NYTimes | As I’m sure you know, college tuitions have been skyrocketing for decades — with growth outpacing the Consumer Price Index, gasoline and even that great bugaboo of out-of-control costs, health care.

Here’s a chart showing price changes in these categories. The lines represent the price in a given year, as a percent of the price in 1985. For example, if a line reaches 200, that means prices in that year were 200 percent of those in 1985, or twice as high.

College tuition and fees today are 559 percent of their cost in 1985. In other words, they have nearly sextupled (while consumer prices have roughly doubled).

There’s a lot of debate about why college costs have risen so much. Many people assume that schools are spending too much money on frivolous things like climbing walls and Jacuzzis. That’s true for a handful of elite schools, but not for a vast majority.

Some of the rising cost has to do with other services schools have been adding over the last few decades, like mental health counselors and emergency alert systems. And certainly there are other inefficiencies that have crept into the system as higher education has become more things to more people.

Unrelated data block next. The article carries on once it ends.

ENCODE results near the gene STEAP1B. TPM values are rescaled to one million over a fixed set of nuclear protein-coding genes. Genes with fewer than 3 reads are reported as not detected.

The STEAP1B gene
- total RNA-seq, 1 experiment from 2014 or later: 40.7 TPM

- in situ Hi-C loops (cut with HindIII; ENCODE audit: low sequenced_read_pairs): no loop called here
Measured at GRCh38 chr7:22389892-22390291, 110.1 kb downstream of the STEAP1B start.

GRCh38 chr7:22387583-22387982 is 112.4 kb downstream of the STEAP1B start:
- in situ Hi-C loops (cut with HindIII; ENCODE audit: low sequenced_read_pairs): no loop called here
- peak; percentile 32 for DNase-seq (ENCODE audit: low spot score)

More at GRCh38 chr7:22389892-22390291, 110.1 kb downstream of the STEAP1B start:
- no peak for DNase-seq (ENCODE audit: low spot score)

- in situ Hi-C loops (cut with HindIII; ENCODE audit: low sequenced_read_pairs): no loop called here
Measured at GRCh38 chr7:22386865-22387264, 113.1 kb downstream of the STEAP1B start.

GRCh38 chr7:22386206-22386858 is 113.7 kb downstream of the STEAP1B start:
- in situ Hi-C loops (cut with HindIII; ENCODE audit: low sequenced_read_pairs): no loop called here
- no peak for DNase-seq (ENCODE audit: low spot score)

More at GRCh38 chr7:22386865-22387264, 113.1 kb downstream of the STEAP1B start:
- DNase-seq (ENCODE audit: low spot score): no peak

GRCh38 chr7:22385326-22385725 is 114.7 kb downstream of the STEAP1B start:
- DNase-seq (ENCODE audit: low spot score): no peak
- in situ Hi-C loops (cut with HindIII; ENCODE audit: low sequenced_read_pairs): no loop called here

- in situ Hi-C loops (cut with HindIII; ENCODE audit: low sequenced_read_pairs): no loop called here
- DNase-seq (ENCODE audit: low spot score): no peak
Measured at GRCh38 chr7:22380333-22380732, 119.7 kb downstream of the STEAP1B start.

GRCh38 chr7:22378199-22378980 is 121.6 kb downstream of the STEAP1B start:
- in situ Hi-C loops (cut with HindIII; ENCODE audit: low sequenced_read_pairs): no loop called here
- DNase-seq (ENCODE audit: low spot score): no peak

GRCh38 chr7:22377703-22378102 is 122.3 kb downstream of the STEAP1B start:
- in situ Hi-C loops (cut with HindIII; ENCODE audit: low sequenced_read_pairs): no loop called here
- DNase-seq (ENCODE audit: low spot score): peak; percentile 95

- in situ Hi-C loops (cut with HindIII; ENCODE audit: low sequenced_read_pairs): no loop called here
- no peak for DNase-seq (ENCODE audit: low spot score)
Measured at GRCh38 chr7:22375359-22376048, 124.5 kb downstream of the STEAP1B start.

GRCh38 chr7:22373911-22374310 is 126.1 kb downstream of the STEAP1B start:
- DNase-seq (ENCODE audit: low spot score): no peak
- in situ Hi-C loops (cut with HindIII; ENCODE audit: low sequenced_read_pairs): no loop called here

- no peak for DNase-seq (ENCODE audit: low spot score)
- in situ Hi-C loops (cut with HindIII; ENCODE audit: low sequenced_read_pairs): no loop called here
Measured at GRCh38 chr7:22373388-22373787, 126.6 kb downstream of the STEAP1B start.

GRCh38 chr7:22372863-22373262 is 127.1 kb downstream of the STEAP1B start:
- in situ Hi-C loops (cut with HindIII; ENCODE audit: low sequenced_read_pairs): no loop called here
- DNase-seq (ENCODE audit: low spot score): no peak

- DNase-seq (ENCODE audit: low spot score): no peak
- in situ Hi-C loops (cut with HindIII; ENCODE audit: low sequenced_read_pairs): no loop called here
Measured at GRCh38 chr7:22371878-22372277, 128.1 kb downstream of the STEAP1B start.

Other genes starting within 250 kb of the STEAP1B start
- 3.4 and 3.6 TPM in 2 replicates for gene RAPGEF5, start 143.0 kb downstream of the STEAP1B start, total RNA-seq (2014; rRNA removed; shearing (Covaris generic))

But at least at public colleges and universities — which enroll three out of every four American college students — the main cause of tuition growth has been huge state funding cuts.

Every recession, states face a budget squeeze as their tax revenue falls and demand for their services rises. They have to cut something, and higher education is often a prime target.

Why? Struggling states have to prioritize other mandatory spending, like Medicaid. Higher education usually falls under the “discretionary spending” part of the budget — and in fact is often one of the biggest programs, if not the biggest, in the discretionary category.

State legislators also know colleges have other sources of funds to turn to.

“If you’re a state legislator, you look at all your state’s programs and you say, ‘Well, we can’t make prisoners pay, but we can make college students pay,’” said Ronald Ehrenberg, the director of the Cornell Higher Education Research Institute and a trustee of the State University of New York System.

College students do end up paying more. But in the past, after the economy recovered, most states did not fully restore the funds that were cut. As cuts accumulated in each business cycle, so did tuition increases.

Wednesday, March 07, 2012

exploding costs are socialized to the poor, the future, and other species